Mississippi Governor Injured in Mysterious Wreck
Nov. 06, 1996
JACKSON, Miss. (AP) _ Gov. Kirk Fordice was in intensive care Wednesday, recovering from serious injuries after his Jeep ran off a highway as he drove alone several miles behind his official escort.
The state troopers assigned to accompany him were unaware of the wreck until they were notified by radio, officials acknowledged.
Fordice, 62, was in serious condition _ upgraded from critical _ at University of Mississippi Medical Center with bruises to his heart, lung and liver. He also had fractured ribs, a broken shoulder, a collapsed left lung, a severely lacerated ear and cuts.
The governor's 1996 Jeep Grand Cherokee ran off Interstate 55 some 15 miles north of Grenada, rolled several times and caught fire at about dusk Tuesday, trapping him in the wreckage. Grenada is 105 miles north of Jackson.
Fordice, a conservative Republican in the first year of his second term, remained on a ventilator to assist his breathing. His attending physician, Dr. Keith Thomae, estimated he would be hospitalized for at least two weeks ``if everything went perfect.''
``He's conscious enough to know that family members are at the bedside,'' Thomae said.
Lt. Gov. Ronnie Musgrove became acting governor.
The cause of the wreck remained under investigation. The weather was clear and the hospital said there was no evidence of alcohol use.
``It's just straight interstate through here,'' wrecker service operator Tommy Griffis said of the area. ``We're sort of in the middle of nowhere.''
Travelers who stopped to help had to tear a door off, clear away Fordice's deployed air bag and cut through a seat belt to free him.
``The fire was right there around him,'' said truck driver William Lowe, one of those who helped free Fordice.
Doctors do not believe Fordice suffered a heart attack before the wreck, Thomae said.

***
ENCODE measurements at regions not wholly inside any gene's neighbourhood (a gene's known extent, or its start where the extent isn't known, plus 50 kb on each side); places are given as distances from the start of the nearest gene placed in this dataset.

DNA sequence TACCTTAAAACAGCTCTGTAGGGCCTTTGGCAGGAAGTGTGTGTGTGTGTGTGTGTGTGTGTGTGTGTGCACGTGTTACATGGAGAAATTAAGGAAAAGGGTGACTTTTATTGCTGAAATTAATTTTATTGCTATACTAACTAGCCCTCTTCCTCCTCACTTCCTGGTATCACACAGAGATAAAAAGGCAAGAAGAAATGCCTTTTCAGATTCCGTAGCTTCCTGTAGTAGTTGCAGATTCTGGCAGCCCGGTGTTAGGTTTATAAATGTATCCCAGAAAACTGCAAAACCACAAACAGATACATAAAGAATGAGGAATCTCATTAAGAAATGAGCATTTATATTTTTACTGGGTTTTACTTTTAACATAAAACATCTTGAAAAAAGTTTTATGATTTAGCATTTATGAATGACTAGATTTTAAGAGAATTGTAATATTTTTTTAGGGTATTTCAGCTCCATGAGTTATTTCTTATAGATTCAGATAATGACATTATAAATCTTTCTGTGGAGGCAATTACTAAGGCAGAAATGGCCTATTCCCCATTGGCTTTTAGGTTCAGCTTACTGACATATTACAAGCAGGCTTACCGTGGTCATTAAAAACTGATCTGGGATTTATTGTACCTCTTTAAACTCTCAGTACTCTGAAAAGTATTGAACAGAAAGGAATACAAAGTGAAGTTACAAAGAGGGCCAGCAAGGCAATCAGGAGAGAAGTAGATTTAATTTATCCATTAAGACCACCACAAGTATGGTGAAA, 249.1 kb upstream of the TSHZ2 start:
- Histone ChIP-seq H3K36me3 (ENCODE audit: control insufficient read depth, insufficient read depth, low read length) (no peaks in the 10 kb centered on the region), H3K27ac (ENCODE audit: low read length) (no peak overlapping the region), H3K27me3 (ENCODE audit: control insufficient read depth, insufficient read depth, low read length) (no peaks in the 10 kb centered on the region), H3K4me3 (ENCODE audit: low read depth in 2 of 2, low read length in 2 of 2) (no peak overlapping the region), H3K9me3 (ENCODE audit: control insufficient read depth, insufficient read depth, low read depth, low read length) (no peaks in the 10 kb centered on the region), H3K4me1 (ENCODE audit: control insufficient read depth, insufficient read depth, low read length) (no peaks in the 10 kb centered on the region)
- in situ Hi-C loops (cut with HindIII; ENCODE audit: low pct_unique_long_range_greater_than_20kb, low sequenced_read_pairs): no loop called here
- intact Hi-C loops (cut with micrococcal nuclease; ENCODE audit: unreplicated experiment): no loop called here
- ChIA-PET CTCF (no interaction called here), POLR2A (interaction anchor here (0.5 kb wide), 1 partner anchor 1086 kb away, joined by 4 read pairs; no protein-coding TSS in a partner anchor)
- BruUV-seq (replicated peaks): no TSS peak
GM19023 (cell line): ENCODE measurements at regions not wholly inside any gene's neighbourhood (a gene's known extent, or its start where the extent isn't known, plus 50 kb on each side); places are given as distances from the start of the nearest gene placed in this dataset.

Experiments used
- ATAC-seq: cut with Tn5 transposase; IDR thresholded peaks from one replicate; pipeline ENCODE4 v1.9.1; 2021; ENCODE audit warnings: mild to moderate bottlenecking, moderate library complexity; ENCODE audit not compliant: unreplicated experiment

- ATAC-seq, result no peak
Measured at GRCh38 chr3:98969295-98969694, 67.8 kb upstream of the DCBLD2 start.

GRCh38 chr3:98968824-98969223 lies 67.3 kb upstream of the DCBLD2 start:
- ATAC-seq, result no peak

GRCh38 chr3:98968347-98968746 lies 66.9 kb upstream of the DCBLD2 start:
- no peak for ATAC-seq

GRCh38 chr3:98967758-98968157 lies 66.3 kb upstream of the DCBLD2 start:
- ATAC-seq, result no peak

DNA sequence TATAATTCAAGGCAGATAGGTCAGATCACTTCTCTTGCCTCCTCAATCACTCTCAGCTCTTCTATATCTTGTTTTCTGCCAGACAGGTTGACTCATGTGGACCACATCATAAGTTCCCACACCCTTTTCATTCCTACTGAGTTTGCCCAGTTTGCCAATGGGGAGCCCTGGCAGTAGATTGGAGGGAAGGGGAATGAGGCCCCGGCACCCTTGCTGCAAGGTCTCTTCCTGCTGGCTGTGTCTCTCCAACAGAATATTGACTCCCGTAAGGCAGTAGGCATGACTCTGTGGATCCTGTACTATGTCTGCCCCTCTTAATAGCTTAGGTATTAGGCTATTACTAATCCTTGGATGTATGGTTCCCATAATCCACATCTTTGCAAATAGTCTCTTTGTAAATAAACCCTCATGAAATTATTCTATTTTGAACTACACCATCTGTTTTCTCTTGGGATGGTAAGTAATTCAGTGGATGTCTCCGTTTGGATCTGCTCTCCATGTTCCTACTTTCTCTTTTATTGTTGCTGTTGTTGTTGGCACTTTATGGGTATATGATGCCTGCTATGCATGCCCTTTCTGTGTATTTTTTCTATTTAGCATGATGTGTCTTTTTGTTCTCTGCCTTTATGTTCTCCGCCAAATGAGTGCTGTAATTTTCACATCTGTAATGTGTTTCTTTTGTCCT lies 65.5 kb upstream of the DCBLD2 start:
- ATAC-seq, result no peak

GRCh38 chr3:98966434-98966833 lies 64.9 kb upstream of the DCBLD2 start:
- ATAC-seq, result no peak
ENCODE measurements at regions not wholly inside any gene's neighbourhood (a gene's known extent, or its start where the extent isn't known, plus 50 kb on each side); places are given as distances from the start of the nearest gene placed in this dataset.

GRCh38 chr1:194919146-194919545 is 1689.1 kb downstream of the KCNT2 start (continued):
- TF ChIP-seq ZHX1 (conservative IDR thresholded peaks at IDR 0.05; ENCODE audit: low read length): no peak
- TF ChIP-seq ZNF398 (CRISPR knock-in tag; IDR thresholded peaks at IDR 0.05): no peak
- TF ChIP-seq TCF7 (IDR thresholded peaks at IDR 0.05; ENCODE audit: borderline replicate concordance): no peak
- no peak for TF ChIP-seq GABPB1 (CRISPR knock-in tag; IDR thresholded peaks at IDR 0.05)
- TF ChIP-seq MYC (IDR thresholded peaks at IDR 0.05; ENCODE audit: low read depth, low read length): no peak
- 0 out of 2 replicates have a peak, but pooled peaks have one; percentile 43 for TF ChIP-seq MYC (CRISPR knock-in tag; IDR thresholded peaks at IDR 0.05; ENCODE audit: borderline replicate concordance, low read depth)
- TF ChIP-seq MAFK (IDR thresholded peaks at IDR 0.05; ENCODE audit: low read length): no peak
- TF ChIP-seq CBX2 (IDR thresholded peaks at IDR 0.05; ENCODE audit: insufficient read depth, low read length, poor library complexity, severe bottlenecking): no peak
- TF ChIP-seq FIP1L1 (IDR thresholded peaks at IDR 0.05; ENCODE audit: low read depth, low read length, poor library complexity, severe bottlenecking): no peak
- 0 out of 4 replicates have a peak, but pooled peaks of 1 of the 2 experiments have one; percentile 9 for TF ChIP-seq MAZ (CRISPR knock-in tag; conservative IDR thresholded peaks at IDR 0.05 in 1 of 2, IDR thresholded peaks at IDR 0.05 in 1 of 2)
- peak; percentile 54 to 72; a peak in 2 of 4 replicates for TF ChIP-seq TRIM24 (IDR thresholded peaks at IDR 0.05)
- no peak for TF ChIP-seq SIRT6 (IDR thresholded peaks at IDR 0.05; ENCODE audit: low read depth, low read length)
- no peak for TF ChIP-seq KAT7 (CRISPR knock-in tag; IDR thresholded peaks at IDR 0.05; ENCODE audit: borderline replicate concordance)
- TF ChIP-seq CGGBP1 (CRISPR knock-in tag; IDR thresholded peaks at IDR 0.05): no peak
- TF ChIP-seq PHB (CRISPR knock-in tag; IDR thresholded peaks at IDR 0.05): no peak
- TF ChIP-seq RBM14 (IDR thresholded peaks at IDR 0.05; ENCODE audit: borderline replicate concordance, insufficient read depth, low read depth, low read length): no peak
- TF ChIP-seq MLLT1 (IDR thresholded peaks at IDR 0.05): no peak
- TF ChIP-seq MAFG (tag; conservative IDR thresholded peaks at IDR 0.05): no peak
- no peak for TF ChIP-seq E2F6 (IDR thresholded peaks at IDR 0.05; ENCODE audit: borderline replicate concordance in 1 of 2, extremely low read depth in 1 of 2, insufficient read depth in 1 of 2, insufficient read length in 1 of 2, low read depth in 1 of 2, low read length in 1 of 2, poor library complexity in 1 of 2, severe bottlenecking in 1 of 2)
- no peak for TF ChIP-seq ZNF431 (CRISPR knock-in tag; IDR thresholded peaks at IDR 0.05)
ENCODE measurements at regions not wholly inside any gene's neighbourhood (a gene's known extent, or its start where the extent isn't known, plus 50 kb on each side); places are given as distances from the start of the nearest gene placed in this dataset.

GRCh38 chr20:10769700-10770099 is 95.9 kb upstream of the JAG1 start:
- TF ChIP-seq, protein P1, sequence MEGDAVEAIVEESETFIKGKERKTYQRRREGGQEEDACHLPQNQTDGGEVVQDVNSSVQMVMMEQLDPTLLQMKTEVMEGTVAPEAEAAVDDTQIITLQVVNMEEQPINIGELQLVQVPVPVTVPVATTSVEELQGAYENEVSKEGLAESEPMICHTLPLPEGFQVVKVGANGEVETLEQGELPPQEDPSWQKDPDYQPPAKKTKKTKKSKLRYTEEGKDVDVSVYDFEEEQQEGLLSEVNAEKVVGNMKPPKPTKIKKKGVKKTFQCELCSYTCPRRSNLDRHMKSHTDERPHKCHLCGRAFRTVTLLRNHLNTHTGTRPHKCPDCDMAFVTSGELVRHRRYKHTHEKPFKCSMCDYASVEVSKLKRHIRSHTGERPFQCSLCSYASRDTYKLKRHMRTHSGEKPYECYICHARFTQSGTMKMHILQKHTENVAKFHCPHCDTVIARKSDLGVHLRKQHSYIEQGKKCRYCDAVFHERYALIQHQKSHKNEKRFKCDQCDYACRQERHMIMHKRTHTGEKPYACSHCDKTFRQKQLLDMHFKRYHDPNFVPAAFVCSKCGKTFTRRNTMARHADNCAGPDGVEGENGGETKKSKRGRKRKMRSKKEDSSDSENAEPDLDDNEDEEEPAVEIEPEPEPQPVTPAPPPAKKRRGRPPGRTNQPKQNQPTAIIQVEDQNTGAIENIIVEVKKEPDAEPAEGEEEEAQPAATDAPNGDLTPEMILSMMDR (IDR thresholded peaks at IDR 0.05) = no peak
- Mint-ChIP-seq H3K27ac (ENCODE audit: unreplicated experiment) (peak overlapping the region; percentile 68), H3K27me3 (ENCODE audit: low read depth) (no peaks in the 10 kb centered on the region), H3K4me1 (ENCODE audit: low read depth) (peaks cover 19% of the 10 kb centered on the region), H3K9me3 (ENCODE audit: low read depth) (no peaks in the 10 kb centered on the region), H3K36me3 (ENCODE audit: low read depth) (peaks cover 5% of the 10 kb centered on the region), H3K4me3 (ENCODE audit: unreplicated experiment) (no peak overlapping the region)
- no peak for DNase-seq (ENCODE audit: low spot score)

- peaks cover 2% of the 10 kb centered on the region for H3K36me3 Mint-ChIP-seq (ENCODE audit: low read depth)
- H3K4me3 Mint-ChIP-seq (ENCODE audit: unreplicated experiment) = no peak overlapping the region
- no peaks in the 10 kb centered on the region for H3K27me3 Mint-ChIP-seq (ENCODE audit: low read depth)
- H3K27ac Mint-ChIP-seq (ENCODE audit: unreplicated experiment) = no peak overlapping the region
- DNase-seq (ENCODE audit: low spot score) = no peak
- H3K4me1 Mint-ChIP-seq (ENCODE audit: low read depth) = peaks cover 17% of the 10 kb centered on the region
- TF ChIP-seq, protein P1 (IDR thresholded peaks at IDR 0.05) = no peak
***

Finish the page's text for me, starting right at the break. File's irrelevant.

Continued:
Fordice was en route to Jackson for a GOP election night gathering.
The governor's staff was secretive about his whereabouts before the crash. Spokesman Heath Hall would say only that Fordice had been in northern Mississippi.
The governor ``typically takes the afternoon off election day,'' Hall said. ``He generally likes to get out and drive sometimes and clear his thoughts and this was one of those occasions.''
State Public Safety Commissioner Jim Ingram initially insisted that state troopers who guard Fordice were ``near the governor at all times.''
Lowe, however, said he saw no troopers at the accident scene. And Vicky Reyna, a Grenada County Sheriff's Department dispatcher, said a woman motorist, not a trooper, initially reported the wreck by cellular telephone. It was 14 minutes before emergency workers found the wreck site, Reyna said.
Ingram later recanted his statement, acknowledging that the troopers were traveling in a car three miles in front of Fordice. He said the officers did not know of the accident until they were notified by radio.
Lowe said he didn't even realize who he had helped pull from the wreckage until he returned home and saw a television news report about the accident.
``After we got him out and laid him on a bank, he was moaning and groaning. He was fighting us and wanting to get up,'' Lowe said. ``We had to fight him the whole time until the ambulance got there.''
``I tried to calm him down. He said to get my hands off him so he could breathe,'' Lowe said. ``He was real strong.''